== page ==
August 12, 2018

Mistakes: the Gift of Beginning Again

 “For a just man falleth seven times, and riseth up again: but the wicked shall fall into mischief.”-- Proverbs 24:16 (KJV)

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King Solomon, the main author of the book of Proverbs, may have had several towering figures in mind when he wrote the verse above. Many great prophets and kings made errors before meeting their destiny:
  • His own father, King David (Bathsheba was Solomon’s mother.)
  • Paul
  • Elijah
  • Moses
  • Peter

Modern Setbacks

 “Mistakes are how we learn.” This is an observation several wise people have made to me. The saying makes sense. Certain activities are always a process. We can’t accomplish them in one try. Here are a few examples:
  • Learning to walk
  • Mastering an instrument
  • Graduating from school
  • Grasping a craft
  • Becoming a skilled writer

Those of us with a perfectionist tendency can be traumatized by our mistakes. Such an attitude may even cause us to avoid new places, people, and situations. We might miss out on taking our talents and social skills to the next level.

Mindset: the new Psychology of Success, by Carol. S. Dweck, Ph.D.

This excellent book explores two attitudes towards failure. Some individuals believe every blunder is a catastrophe. Other people see every setback as a challenge to begin again. Here is a summary of the personalities:

Fixed Mindset
“I have to be able do this correctly now, or it’s not worth doing. I will never improve. I only have this one chance. If I fail now, I have to give up.”
Motto: “If at first you don’t succeed, give up and judge yourself harshly.”
Growth Mindset
“If my ability isn’t currently perfect, I haven’t failed. I can keep trying. I get as many “do-overs” as necessary. I may have a long path ahead of me, but I’m willing to do the work to be successful.”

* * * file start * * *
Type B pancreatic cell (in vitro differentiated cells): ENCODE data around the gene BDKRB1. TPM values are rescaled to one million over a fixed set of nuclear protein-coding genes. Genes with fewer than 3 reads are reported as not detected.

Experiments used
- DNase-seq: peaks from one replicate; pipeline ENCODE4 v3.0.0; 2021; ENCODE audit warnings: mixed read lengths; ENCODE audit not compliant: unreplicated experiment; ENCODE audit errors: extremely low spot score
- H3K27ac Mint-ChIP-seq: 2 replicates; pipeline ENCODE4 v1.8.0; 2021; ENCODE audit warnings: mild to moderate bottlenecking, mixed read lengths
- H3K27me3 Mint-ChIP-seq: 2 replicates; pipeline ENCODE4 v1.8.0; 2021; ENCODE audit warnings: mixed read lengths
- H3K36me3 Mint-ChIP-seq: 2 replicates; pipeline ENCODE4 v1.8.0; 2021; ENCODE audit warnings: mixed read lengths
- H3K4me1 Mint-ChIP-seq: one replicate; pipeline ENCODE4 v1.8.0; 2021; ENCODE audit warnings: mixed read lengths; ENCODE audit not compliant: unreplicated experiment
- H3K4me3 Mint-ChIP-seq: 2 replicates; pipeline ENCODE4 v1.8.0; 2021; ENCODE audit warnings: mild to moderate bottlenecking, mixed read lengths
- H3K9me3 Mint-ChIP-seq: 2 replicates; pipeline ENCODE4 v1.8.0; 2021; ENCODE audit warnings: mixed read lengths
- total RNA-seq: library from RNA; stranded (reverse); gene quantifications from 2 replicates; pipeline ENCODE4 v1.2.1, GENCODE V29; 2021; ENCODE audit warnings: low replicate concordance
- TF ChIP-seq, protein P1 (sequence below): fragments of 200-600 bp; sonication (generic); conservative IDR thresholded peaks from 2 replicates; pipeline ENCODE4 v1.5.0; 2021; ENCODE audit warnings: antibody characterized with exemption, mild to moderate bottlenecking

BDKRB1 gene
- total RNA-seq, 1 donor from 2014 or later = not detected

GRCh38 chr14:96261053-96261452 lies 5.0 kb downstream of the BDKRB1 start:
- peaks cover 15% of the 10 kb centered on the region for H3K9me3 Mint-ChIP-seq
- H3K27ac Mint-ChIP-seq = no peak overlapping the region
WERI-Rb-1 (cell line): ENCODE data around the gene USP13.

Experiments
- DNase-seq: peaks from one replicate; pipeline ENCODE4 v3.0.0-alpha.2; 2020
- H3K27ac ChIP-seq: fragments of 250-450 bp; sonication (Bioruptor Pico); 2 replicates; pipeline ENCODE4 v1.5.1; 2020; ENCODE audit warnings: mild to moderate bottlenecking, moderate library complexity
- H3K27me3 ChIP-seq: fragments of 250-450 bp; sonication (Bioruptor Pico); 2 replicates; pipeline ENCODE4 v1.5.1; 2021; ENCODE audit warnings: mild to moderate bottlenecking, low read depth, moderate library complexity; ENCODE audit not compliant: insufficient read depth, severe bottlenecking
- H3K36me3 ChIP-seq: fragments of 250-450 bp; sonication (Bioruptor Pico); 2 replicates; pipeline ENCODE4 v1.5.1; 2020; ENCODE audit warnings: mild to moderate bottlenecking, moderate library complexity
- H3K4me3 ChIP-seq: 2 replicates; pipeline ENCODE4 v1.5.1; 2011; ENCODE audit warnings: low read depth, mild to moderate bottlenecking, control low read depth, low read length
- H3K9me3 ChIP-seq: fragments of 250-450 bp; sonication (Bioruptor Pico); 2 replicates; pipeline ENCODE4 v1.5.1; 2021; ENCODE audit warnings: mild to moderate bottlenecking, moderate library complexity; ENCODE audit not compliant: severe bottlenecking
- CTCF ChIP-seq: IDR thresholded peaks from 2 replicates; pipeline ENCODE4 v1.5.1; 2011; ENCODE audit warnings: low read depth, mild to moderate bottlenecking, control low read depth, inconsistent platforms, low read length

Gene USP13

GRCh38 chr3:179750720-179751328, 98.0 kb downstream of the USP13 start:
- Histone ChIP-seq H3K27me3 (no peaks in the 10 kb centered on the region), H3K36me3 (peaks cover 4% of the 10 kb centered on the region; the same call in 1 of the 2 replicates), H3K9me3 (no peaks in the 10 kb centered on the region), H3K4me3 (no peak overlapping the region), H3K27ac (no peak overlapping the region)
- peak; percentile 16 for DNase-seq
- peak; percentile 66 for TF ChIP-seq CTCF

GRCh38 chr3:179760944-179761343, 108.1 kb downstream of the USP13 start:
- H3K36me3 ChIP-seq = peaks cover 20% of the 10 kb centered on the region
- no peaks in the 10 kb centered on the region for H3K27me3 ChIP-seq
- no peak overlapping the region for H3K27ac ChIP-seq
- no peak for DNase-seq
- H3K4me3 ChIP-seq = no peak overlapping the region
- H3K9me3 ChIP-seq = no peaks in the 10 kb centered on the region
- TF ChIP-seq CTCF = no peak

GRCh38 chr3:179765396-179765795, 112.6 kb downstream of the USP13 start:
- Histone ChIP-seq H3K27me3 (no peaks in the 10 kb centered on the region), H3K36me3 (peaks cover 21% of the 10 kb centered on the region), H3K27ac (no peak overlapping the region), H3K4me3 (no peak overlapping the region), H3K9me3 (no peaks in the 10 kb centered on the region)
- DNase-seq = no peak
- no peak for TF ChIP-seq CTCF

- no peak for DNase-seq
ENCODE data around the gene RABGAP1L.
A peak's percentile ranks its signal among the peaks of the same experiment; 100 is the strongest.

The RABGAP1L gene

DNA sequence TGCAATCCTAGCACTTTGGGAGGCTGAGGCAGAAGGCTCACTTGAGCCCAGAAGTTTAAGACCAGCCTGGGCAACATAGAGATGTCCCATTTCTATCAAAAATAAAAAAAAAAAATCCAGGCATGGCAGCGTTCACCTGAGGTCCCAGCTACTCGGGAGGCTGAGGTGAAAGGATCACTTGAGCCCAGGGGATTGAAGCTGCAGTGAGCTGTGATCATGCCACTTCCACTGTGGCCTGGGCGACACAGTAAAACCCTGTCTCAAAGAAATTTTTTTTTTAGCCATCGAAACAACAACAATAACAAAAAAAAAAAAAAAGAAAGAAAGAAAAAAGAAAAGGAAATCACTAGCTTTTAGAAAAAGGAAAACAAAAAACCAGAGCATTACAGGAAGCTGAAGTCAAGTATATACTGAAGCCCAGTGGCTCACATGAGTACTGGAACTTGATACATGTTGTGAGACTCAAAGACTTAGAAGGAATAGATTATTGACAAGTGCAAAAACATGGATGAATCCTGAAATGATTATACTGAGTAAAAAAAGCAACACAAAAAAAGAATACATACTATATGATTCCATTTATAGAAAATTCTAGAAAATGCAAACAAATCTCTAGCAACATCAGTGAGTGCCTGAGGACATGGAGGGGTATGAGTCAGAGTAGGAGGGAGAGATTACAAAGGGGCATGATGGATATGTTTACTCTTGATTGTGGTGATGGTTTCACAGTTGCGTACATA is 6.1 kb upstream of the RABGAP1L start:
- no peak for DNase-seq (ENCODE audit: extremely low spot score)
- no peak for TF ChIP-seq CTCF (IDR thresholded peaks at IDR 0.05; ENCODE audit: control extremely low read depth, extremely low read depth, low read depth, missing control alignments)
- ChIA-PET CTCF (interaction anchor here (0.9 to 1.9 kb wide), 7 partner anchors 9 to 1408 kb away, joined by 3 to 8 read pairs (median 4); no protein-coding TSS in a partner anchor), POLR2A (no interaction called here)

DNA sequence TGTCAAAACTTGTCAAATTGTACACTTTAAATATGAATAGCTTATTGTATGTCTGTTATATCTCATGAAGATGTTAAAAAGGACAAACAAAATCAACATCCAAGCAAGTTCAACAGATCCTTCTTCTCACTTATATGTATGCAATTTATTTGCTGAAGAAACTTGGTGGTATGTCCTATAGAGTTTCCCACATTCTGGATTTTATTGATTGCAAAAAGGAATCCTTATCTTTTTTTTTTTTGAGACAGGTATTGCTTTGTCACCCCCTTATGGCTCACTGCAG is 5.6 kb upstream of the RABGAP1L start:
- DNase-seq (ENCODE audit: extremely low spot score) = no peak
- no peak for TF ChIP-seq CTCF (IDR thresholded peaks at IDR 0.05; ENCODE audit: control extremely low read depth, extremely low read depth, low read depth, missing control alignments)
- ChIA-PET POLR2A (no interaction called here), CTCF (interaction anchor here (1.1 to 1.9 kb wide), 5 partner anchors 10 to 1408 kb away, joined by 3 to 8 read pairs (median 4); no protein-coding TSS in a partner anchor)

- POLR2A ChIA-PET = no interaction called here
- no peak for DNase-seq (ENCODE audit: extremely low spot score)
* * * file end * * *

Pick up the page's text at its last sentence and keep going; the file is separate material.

Motto: “If at first you don’t succeed, try, try again.”
Winners always have an attitude of growth. They win because they refuse to give up. Period. If one way doesn’t work, they immediately look for an alternate route. Let’s look at two examples:


George de Mestral invented Velcro° in the 1940s. The entrepreneur immediately tried to market the fastener to the fashion-design industry. His product would have made getting dressed much simpler, but that business was (and is) all about appearance. Mestral’s creation didn’t look good at that time, although he later revised it. The material was plain and bulky. Those were both deal breakers.

In due time, the National Air and Space Administration (NASA) did show an interest in the new invention. It was worthwhile for space suits and for securing all manner of objects in space vehicles.

Of course, Velcro® is widely used today. For instance, we see it in many children’s shoes, as pictured above.

Super Glue®

This well-known adhesive was first discovered by accident in the 1940s.  Dr. Harry Coover’s original objective was to formulate protective coatings for military purposes. That goal wasn’t reached.

The formula that became Super Glue® brought about a different destiny. It unexpectedly, and immediately, bonded two prisms together. They couldn’t be pried apart. The scientist recognized the usefulness of his discovery. Millions of consumers still use the product today.

My Conclusion

“A person who falls and gets back up is much stronger than a person who never fell.”—Psychology Living (@LIvPsy)
“Human beings are works in progress that mistakenly think they’re finished. The person you are right now is as transient, as fleeting, and as temporary as all the people you’ve ever been.”—psychologist Dan Gilbert

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Do you see mistakes as an opportunity to learn?

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